Voices from a Southern Prison
Publication Year: 2000
That year a handful of KSR prisoners managed to send a plea for help to the federal court in Louisville. The petitioners expected reprisals or, maybe worse, silence. But the letter reached a caring judge, and the prisoners had spoken up at a crucial moment in Kentucky reform politics. The signs seemed right to take on the old-boy network whose byword on prison conditions was “ain’t no riots, ain’t no problems.” The suit was settled in the KSR prisoners’ favor in 1981, paving the way for controversial, protracted, and expensive reforms.
Written by Lloyd C. Anderson, the head of the KSR prisoners’ legal team, Voices from a Southern Prison quotes extensively from recollections of many players in the case, from the judge who presided over it to the journalist who put it in the headlines. Most important, we hear from three inmates who emerged as leaders among their fellow plaintiffs: James “Shorty” Thompson, Wilgus Haddix, and Walter Harris.
As our nation’s penal system expands on an unprecedented scale, the KSR scandal offers timely lessons about entrenched attitudes toward prisons. Thus far, says Anderson, they seem lost on the strategists of our “War on Crime.”
Published by: University of Georgia Press
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Research for this book was supported by a Faculty Improvement Leave of the University of Akron School of Law and by a David L. Brennan Summer Research Fellowship. Richard Aynes of the School of Law offered encouragement throughout the long process of making this book a reality, and Paul Finkelman ...
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America has conducted a "war on crime" for more than three decades. This war has consisted largely of legislation creating new crimes and mandating longer prison sentences for violent and drug offenses. For example, some states have passed "three strikes and out" laws, under which a person convicted of three ...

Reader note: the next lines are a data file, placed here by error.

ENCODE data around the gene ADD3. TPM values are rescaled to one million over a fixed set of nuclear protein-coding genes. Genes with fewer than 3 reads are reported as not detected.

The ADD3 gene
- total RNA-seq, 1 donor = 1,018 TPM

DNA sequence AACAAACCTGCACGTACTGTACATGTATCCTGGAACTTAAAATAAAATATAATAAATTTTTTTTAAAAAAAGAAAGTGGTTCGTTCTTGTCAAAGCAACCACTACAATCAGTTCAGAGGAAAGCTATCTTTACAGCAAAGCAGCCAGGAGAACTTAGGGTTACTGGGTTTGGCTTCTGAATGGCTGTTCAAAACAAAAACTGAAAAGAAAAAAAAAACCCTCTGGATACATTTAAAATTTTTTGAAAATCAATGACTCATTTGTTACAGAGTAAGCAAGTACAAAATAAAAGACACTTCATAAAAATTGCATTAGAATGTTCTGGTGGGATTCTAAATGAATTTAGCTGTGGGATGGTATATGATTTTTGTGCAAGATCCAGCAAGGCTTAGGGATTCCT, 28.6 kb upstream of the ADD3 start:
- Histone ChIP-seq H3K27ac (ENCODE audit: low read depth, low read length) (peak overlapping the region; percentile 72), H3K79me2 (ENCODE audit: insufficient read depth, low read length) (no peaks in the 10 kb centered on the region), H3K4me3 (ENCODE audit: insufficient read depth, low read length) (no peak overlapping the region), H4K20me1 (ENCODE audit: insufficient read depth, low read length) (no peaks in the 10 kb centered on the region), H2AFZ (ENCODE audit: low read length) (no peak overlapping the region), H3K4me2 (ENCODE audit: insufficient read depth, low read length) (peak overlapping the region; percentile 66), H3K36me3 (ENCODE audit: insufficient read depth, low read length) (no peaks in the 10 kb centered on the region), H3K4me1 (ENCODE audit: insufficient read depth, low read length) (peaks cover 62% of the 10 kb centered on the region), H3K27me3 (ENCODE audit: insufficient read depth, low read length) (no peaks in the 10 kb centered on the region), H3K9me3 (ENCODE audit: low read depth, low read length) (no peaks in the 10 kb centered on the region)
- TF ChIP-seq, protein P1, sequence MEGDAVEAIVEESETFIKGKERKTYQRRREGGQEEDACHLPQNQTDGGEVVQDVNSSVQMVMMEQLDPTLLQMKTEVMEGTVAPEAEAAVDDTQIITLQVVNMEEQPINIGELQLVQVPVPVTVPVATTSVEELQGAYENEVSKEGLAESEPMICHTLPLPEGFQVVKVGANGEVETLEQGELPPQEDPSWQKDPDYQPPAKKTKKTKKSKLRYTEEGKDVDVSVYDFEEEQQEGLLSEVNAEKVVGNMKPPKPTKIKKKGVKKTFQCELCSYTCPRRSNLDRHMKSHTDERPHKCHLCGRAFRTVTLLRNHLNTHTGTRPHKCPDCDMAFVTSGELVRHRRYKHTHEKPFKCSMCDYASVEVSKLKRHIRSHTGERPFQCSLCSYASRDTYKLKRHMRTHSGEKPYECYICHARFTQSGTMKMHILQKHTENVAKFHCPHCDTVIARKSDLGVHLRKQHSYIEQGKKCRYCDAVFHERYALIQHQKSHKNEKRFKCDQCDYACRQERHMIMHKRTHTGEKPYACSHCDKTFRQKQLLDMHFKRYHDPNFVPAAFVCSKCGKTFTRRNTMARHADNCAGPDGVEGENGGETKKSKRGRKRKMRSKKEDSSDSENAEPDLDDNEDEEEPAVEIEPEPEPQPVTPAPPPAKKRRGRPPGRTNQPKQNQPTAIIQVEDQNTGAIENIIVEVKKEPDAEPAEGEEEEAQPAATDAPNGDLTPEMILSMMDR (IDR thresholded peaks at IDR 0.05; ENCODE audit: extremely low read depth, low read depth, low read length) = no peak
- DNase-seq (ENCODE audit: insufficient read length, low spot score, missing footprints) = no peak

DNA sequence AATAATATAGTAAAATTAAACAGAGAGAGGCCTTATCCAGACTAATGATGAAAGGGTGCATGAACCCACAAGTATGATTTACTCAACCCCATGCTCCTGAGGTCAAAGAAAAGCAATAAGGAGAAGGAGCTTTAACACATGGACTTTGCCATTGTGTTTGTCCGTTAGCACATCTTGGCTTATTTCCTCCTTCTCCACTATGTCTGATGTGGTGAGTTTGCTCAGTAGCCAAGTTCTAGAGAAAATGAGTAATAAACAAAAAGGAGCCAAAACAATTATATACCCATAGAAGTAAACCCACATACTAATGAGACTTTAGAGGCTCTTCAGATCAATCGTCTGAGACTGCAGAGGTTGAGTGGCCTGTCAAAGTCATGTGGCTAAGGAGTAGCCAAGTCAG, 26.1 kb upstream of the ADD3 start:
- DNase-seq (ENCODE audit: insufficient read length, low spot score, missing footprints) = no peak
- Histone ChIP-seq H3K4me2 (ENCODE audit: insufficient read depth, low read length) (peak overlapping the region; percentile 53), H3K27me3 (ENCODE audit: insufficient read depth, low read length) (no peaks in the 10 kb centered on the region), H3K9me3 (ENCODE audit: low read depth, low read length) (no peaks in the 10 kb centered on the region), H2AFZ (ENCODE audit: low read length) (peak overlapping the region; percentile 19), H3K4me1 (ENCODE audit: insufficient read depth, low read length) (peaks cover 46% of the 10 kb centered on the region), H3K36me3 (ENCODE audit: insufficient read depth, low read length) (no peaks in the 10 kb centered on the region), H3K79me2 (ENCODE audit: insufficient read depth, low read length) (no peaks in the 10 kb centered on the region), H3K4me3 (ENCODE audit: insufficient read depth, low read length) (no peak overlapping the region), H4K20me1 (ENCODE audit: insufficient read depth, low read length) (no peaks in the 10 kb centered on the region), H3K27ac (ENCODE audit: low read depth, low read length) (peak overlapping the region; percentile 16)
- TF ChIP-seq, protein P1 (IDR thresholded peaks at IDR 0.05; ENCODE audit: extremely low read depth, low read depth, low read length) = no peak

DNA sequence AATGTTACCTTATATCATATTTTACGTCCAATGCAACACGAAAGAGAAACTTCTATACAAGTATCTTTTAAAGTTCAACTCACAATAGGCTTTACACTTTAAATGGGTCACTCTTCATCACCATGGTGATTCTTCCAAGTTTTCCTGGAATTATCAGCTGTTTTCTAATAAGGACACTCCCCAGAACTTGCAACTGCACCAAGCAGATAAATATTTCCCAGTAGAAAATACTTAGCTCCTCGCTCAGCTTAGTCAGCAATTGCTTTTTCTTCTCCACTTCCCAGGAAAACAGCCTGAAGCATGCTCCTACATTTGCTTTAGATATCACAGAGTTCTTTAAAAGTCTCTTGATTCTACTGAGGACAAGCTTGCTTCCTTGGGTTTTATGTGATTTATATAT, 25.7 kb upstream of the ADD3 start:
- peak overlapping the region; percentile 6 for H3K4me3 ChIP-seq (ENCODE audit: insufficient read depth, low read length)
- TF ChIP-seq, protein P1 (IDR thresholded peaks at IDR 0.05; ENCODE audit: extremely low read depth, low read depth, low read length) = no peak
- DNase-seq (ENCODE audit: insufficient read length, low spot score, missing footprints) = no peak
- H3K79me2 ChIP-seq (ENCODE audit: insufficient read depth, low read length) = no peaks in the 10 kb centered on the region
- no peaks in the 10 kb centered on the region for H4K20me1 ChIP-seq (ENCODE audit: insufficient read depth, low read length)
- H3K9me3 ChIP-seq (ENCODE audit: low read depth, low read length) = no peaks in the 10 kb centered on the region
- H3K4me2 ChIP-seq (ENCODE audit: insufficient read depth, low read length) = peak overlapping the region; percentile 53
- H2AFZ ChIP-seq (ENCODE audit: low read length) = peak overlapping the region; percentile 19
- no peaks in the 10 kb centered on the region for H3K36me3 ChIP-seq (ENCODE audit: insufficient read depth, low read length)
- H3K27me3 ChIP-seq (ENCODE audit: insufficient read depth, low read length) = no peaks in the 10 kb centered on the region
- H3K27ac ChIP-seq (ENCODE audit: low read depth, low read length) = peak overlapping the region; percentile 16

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Shorty got fed up with the bugs and the rats. They were everywhere. Cockroaches were the worst. When the lights clicked on in the morning at 6:00, the roaches were crawling on his blanket. He knew they had been crawling on him all night long. It made his skin creep. He rose from his bunk, pulled his clothes ...
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Shorty's handwritten petition was assigned to Judge Edward H. Johnstone of the U.S. District Court for the Western District of Kentucky in a roundabout way. The petition arrived in the clerk's office at the federal courthouse in Louisville on November 30, 1978. A clerk opened the envelope and read it. ...
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Wilgus Haddix arrived at KSR soon after Judge Johnstone made the procedural rulings that transformed Shorty's petition into a major classaction lawsuit. Wilgus was eager to do something about conditions in the prison by joining the lawsuit, all because of a blanket. He was doing hard time at the penitentiary ...
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Walter Harris joined the Plaintiffs' Committee about the same time Wilgus Haddix did. Walter had already served nearly six years at KSR as part of a life sentence for murder and armed robbery. He had stayed out of trouble all six years in prison, and he wanted to keep it that way. Walter's rule was to stay out of sight ...